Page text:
The shouldering of a greater role in the Indian Ocean region is part of India’s trajectory of self realisation. It is not born of the needs for power projection, but rather arising during the course of its own economic and trade enhancement as the country progresses into becoming a USD 10 trillion economy by 2030.
There is a pragmatic logic in Prime Minister Narendra Modi’s stated aspiration of India playing a critical role, as a net security provider, to ensure stability and prosperity in the Indian Ocean region — vital preconditions for growth and development. And there are gamut of opportunities to partner with the EU and France in a number of areas.
Which brings me to the second area where the economy of the 21st century is being increasing defined by the digital sphere. A seamlessly connected world has become the sine-qua-non Internet for not just commerce and economic growth, but as a medium for empowerment and inclusion. Witness the Digital India thrust of the Indian government, whether as a quest for a less cash society or as a mode for reaching benefits and services to the bottom of the pyramid.
And the digital world too presents both an opportunity and a challenge. The problems of the real are bound to spill over into the digital which is threatened by illiberal regimes, extremist groups and non-state actors using its reach to recruit and radicalise people online. This is a wicked problem that even the most rigorous border controls have failed to prevent from proliferating across countries. Partnerships are the only solution and an India EU partnership becomes vital.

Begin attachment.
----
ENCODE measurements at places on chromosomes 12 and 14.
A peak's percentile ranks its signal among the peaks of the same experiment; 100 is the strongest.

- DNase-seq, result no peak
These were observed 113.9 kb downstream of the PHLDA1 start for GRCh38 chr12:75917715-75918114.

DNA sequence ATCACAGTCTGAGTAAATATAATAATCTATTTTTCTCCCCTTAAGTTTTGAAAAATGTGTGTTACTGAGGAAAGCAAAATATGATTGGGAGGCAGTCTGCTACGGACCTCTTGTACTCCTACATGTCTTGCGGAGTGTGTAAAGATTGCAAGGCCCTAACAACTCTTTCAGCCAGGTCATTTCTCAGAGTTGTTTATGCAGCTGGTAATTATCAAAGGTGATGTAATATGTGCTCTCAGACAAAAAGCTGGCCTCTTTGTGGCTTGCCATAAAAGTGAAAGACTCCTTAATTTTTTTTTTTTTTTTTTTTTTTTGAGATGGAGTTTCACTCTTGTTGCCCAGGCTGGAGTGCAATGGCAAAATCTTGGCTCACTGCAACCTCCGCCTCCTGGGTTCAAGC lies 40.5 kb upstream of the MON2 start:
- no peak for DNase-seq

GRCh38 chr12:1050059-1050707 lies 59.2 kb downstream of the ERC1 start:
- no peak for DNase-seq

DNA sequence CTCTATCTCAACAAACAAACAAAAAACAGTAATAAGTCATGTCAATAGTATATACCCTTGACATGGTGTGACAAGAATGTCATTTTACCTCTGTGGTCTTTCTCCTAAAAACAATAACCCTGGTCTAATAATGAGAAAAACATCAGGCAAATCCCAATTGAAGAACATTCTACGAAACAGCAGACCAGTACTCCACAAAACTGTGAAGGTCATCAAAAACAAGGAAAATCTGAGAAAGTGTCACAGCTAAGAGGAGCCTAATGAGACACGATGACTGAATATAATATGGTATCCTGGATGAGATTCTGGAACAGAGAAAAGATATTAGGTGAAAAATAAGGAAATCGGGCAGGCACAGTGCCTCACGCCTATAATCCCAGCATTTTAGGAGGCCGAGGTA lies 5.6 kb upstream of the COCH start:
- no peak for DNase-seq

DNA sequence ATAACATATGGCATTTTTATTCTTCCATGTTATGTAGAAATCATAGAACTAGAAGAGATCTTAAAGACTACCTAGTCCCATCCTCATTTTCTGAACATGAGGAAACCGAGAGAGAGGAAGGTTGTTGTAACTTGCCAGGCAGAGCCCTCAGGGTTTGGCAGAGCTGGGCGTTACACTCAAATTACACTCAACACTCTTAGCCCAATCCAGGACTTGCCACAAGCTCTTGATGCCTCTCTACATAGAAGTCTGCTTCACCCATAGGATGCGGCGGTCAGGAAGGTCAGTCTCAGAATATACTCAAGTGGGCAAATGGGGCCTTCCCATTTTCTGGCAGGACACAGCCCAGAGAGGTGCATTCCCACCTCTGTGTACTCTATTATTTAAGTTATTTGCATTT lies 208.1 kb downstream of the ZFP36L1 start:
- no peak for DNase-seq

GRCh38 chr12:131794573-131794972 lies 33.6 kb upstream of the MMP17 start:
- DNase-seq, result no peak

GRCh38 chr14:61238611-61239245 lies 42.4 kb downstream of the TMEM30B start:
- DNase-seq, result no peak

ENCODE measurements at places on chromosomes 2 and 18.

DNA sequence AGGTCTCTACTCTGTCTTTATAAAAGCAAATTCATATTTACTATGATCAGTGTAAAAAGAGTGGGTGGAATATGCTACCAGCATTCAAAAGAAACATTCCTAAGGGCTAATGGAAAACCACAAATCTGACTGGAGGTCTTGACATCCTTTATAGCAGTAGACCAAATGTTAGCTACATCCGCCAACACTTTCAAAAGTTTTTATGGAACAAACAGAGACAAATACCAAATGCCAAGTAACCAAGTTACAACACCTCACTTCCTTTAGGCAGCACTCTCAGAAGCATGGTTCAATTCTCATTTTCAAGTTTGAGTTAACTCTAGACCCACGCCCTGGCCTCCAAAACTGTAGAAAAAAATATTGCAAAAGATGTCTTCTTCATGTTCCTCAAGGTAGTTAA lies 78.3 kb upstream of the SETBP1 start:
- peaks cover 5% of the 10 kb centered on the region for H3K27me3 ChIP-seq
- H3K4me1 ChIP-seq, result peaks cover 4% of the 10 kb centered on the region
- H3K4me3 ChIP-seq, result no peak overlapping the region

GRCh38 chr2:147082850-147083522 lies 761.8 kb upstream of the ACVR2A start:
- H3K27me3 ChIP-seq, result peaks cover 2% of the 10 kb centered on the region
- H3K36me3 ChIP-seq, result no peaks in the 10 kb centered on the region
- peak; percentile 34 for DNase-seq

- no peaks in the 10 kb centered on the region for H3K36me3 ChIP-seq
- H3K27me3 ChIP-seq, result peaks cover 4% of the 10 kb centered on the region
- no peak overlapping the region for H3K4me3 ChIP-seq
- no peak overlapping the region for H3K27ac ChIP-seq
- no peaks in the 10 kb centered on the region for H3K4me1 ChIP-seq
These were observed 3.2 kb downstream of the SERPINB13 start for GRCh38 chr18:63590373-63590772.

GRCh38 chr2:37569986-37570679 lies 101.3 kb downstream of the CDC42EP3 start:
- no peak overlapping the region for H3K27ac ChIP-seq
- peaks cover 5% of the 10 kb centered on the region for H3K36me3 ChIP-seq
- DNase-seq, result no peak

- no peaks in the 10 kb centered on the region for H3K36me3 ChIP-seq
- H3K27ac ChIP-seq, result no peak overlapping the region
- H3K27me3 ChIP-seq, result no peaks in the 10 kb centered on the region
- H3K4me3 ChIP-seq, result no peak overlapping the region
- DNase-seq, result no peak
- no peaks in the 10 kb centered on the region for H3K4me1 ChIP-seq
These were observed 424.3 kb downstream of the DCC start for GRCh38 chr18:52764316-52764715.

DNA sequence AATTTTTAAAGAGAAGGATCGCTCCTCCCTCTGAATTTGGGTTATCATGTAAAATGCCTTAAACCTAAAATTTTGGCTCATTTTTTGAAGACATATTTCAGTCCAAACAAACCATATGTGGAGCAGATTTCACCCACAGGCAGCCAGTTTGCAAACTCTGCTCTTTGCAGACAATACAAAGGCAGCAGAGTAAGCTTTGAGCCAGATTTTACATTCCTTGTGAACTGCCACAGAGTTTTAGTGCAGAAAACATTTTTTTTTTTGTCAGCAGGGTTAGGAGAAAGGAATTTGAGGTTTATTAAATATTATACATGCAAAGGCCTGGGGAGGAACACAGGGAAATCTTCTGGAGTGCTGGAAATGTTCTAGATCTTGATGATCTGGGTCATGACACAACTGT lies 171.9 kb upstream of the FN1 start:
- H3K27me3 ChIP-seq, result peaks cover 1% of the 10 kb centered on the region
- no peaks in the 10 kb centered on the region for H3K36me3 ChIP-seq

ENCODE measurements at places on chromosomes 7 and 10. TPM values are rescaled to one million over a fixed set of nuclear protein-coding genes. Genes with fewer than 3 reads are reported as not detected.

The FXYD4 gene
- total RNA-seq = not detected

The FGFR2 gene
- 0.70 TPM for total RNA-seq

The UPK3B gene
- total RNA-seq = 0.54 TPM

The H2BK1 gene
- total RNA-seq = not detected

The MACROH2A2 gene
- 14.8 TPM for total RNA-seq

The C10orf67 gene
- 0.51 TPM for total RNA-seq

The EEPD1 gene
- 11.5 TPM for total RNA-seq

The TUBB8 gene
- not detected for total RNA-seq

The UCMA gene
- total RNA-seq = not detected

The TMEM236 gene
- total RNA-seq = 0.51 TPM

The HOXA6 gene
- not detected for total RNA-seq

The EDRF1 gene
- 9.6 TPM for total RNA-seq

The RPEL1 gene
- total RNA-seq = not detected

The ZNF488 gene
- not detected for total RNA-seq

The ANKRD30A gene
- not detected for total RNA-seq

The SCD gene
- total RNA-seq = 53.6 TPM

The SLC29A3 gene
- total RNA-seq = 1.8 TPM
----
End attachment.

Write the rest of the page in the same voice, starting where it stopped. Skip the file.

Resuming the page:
Europe and India, share a common periphery. West Asia, or as it is known in Europe, the Middle East, is our common neighbour and there is no doubt that developments that take place in this region impact both, significantly. India with a seven to eight million strong diaspora living in the region is a stakeholder in its stability. Any developments there implicate India and Europe directly. Therefore the need to work together, think together and strategise together.
As India assumes its role as a leading power, it is increasingly conscious of its global obligations. This was one reason why Prime Minister Modi staked so much in the Paris Agreement as the global community came together to tackle climate change. France was the site where the differences on the issue between the EU and India were resolved. France may well have a increasing significant role as a interlocutor on other subjects as well. Hon’ble minister Sir, France and the EU will need to be significant actors. They will also need to become indispensable partners in the days ahead. I would like to invite you to deliver the 7th R.K. Mishra Lecture on this very important theme.